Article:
The EU’s social policy differs in many respects from conventional definitions of (national) social policy, being principally regulatory and to a significant extent governed through soft-law mechanisms, whereas the power to decide upon distribution schemes remains at the member state level. Over the first decades of the European Communities’ existence, decision-making power on almost any aspect of social policy remained firmly in member state government hands. Nevertheless, the Communities’ social dimension expanded significantly already in the 1950s to 1980s, notably through different soft-law mechanisms such as action programmes and recommendations, and through the supranational activism of, amongst others, the Commission, the European Court of Justice, and the European Parliament.

This research project studies the emergence of a European social dimension from a sociological institutionalist approach, with a special focus on the ideas influencing actors’ behaviour: the area of social policy provided a stronger ideational dimension than any other Community policy area at the time. Through the promotion of European social policy measures, especially (but not only) the Communities’ supranational institutions sought to present European integration as a project with a palpable positive impact on people’s lives. They hoped thus to increase public support for closer European integration (as well as their own related political actions), and to convince the member states’ citizens that the Communities were more than a mere technocratic, market-oriented construct.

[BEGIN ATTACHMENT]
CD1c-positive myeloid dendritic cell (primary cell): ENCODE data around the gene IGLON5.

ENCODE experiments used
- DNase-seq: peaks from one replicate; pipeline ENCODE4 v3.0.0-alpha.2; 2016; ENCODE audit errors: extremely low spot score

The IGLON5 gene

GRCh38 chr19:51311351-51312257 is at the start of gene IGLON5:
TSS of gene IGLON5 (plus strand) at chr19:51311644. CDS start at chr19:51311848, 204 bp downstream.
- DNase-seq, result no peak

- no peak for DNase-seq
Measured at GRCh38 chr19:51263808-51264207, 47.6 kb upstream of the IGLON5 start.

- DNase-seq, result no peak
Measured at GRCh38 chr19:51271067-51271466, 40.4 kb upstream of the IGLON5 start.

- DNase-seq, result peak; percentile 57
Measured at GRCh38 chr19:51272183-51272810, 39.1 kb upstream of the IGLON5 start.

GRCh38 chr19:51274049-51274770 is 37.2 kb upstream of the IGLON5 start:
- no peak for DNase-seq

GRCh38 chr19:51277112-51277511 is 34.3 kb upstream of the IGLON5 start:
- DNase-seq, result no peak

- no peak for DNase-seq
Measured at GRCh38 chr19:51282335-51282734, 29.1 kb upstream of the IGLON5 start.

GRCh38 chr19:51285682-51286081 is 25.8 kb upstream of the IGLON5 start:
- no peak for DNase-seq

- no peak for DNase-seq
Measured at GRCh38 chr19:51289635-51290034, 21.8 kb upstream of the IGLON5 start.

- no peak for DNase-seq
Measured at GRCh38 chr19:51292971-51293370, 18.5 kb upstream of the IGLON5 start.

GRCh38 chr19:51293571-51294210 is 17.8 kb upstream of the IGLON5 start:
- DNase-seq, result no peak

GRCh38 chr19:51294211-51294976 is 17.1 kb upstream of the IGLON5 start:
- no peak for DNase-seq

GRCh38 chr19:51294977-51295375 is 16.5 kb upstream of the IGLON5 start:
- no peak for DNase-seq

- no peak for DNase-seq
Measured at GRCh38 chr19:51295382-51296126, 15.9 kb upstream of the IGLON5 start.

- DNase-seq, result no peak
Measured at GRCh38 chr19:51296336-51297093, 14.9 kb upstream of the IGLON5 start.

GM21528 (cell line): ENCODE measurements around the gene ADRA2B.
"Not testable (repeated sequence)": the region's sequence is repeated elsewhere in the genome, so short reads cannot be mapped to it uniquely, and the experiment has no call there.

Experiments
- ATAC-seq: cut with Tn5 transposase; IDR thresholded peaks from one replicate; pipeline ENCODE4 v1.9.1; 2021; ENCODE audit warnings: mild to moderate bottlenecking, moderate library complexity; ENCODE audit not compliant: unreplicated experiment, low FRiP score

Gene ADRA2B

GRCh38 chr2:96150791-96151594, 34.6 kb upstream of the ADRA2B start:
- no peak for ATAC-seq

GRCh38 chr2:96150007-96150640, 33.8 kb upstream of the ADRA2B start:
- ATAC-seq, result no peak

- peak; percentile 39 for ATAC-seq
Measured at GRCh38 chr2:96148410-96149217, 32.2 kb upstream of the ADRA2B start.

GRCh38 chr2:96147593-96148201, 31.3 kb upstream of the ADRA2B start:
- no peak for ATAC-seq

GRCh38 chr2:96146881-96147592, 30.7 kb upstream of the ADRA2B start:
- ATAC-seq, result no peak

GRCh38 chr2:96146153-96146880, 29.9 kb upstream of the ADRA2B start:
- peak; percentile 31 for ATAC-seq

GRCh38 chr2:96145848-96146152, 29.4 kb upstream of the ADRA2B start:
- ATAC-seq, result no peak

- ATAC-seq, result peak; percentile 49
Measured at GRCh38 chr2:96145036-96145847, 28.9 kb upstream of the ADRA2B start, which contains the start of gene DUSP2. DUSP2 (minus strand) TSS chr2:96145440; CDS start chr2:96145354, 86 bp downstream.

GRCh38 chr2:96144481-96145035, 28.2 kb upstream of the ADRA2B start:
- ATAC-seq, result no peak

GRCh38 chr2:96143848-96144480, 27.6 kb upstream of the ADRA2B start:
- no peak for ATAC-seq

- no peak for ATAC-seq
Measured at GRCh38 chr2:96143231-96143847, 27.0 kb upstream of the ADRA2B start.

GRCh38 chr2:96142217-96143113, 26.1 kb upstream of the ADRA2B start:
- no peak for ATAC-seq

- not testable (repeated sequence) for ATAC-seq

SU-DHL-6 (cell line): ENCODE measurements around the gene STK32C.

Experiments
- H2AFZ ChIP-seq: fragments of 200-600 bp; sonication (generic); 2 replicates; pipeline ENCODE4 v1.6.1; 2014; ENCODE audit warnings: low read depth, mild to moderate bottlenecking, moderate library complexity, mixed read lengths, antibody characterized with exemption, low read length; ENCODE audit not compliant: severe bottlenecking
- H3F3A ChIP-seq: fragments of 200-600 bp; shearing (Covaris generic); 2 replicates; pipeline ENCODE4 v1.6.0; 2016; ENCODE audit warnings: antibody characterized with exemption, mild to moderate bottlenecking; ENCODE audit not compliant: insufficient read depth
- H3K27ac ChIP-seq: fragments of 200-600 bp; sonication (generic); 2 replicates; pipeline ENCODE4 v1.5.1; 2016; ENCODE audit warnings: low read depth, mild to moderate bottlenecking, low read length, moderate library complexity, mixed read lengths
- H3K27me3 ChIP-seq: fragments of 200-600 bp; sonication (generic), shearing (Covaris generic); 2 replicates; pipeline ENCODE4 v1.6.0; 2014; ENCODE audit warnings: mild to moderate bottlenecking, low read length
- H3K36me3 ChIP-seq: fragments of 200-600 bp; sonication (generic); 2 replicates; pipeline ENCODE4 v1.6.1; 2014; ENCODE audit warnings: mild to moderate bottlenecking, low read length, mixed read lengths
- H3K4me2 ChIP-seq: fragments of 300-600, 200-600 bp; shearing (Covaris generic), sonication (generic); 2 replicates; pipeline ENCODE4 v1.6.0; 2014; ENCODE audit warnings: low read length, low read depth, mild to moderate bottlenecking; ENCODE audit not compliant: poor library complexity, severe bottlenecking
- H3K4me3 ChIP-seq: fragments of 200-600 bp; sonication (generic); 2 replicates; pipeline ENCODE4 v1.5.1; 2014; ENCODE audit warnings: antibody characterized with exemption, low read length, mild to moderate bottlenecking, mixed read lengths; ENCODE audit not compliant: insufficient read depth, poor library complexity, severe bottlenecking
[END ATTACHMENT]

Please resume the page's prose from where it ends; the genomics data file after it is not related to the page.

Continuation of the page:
The EU discourse on atypical employment

An increasing number of persons in the EU member states are working in forms of employment that are considered atypical, i.e. occupations without clearly determined employer-employee relations, working hours, working place, wages, social-security coverage, or effective protection by labour law. Particularly since the economic and financial crisis of 2007-2008, and with an increasing digitalisation of the labour markets, new forms of atypical work have evolved, and the number of people working in existing forms of atypical employment grows. This research project analyses how the EU institutions and member states with the highest impact on EU legislation in the field of employment and social policy have come to define atypical work and have attempted to regulate it, and how their notions of atypical work have changed over the last ten years. The project points out the incoherence of these notions, and the resulting inter- and intra-institutional tensions as well as their impact on EU legislation. Based on a large collection of documents, the most important internal and external factors are studied that have an impact on the different understandings of ‘atypical work’ at EU level, and on the involved actors’ connected behaviour.